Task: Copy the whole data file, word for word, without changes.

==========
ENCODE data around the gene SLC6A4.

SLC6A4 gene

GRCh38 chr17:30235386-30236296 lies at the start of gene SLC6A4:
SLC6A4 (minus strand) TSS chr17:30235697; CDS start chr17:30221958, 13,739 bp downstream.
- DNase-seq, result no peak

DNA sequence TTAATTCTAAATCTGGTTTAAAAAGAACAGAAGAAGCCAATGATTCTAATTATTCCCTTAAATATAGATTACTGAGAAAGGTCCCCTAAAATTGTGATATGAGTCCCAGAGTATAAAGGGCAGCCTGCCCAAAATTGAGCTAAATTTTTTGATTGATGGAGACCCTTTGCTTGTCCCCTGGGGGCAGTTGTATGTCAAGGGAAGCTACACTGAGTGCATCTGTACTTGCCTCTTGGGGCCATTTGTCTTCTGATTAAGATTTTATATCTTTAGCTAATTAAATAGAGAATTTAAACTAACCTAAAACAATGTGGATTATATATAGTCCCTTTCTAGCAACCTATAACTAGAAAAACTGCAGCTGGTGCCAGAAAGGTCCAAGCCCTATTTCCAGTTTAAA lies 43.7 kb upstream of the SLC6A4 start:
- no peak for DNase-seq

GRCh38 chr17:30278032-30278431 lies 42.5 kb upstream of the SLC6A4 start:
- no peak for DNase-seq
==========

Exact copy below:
ENCODE data around the gene SLC6A4.

SLC6A4 gene

GRCh38 chr17:30235386-30236296 lies at the start of gene SLC6A4:
SLC6A4 (minus strand) TSS chr17:30235697; CDS start chr17:30221958, 13,739 bp downstream.
- DNase-seq, result no peak

DNA sequence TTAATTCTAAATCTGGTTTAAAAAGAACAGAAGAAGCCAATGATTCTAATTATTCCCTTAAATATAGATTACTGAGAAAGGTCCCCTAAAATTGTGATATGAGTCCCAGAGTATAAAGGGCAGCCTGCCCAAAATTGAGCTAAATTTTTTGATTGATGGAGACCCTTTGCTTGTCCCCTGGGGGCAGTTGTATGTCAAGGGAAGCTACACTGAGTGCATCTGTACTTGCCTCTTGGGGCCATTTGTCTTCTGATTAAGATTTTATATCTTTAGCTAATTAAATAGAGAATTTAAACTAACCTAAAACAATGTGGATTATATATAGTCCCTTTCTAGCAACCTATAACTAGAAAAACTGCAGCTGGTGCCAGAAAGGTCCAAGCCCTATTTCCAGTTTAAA lies 43.7 kb upstream of the SLC6A4 start:
- no peak for DNase-seq

GRCh38 chr17:30278032-30278431 lies 42.5 kb upstream of the SLC6A4 start:
- no peak for DNase-seq